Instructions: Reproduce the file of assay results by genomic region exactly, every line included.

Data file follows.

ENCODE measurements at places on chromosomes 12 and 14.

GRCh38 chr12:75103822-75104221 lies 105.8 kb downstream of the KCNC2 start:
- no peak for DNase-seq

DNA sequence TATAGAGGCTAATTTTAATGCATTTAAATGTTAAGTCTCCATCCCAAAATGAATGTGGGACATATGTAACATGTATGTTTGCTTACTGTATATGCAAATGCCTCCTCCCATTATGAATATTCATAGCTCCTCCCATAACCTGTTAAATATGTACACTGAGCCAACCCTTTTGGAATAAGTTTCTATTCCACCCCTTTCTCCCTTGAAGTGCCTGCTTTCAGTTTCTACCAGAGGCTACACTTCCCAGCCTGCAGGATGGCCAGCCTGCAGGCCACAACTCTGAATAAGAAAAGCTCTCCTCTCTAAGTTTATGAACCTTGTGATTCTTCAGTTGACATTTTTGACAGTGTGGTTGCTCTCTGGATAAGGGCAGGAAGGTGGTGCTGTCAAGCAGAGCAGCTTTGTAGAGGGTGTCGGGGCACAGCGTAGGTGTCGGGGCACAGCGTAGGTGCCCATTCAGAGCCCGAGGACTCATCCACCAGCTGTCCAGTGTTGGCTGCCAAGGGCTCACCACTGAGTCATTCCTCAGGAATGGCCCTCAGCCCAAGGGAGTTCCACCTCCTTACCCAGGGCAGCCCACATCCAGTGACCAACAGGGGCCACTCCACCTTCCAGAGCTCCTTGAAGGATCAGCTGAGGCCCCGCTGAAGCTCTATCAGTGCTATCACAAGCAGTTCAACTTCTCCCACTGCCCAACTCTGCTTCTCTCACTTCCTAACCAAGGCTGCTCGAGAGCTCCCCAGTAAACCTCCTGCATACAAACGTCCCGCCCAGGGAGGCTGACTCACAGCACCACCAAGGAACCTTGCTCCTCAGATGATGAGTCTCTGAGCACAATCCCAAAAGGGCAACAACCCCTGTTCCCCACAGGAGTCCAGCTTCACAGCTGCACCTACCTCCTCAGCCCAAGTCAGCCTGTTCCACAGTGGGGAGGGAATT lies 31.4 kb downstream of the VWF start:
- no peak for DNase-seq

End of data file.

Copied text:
ENCODE measurements at places on chromosomes 12 and 14.

GRCh38 chr12:75103822-75104221 lies 105.8 kb downstream of the KCNC2 start:
- no peak for DNase-seq

DNA sequence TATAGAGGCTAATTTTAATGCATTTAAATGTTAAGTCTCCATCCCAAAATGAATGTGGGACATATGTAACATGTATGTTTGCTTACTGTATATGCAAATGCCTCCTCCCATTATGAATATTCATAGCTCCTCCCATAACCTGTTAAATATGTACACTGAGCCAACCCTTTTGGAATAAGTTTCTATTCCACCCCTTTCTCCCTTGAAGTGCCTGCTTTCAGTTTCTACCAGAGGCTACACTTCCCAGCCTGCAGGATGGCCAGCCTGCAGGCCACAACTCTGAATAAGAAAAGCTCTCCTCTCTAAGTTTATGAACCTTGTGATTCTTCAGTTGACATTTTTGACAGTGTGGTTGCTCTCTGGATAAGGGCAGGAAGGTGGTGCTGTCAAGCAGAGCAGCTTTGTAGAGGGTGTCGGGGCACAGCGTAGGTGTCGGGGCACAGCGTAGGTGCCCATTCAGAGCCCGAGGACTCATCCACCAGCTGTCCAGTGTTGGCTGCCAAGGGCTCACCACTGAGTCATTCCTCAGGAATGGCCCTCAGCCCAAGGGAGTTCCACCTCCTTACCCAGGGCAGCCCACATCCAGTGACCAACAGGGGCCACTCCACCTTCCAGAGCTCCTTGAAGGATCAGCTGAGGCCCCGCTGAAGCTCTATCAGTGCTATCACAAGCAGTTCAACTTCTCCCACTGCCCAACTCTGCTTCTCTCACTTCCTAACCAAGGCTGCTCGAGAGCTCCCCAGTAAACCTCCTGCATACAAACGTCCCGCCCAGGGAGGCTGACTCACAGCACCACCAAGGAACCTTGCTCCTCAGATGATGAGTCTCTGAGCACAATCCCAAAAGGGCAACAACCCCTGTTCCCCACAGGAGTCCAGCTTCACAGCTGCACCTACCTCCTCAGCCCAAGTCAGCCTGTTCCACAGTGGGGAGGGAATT lies 31.4 kb downstream of the VWF start:
- no peak for DNase-seq